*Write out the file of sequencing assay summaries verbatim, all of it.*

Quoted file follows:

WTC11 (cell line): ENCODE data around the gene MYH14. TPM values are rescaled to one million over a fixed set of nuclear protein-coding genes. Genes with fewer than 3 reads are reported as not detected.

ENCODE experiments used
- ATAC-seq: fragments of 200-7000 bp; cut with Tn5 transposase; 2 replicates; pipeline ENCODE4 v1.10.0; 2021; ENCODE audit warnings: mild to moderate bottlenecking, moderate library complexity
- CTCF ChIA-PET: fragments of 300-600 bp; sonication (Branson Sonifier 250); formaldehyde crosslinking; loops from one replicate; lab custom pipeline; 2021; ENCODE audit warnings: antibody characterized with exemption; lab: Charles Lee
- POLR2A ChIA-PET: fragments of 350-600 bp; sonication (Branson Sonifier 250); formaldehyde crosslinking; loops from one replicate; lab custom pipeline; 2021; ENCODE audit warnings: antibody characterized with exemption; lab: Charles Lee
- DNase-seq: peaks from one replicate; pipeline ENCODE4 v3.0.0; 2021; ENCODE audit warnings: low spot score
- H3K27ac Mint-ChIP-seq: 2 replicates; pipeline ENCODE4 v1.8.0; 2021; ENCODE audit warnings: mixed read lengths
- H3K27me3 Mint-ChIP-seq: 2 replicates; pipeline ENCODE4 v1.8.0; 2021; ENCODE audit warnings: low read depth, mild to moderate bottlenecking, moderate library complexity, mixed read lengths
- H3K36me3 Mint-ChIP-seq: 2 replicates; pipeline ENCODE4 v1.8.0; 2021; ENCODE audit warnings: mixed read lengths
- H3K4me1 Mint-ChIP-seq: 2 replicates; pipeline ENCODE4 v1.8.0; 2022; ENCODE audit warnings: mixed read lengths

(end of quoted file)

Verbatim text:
WTC11 (cell line): ENCODE data around the gene MYH14. TPM values are rescaled to one million over a fixed set of nuclear protein-coding genes. Genes with fewer than 3 reads are reported as not detected.

ENCODE experiments used
- ATAC-seq: fragments of 200-7000 bp; cut with Tn5 transposase; 2 replicates; pipeline ENCODE4 v1.10.0; 2021; ENCODE audit warnings: mild to moderate bottlenecking, moderate library complexity
- CTCF ChIA-PET: fragments of 300-600 bp; sonication (Branson Sonifier 250); formaldehyde crosslinking; loops from one replicate; lab custom pipeline; 2021; ENCODE audit warnings: antibody characterized with exemption; lab: Charles Lee
- POLR2A ChIA-PET: fragments of 350-600 bp; sonication (Branson Sonifier 250); formaldehyde crosslinking; loops from one replicate; lab custom pipeline; 2021; ENCODE audit warnings: antibody characterized with exemption; lab: Charles Lee
- DNase-seq: peaks from one replicate; pipeline ENCODE4 v3.0.0; 2021; ENCODE audit warnings: low spot score
- H3K27ac Mint-ChIP-seq: 2 replicates; pipeline ENCODE4 v1.8.0; 2021; ENCODE audit warnings: mixed read lengths
- H3K27me3 Mint-ChIP-seq: 2 replicates; pipeline ENCODE4 v1.8.0; 2021; ENCODE audit warnings: low read depth, mild to moderate bottlenecking, moderate library complexity, mixed read lengths
- H3K36me3 Mint-ChIP-seq: 2 replicates; pipeline ENCODE4 v1.8.0; 2021; ENCODE audit warnings: mixed read lengths
- H3K4me1 Mint-ChIP-seq: 2 replicates; pipeline ENCODE4 v1.8.0; 2022; ENCODE audit warnings: mixed read lengths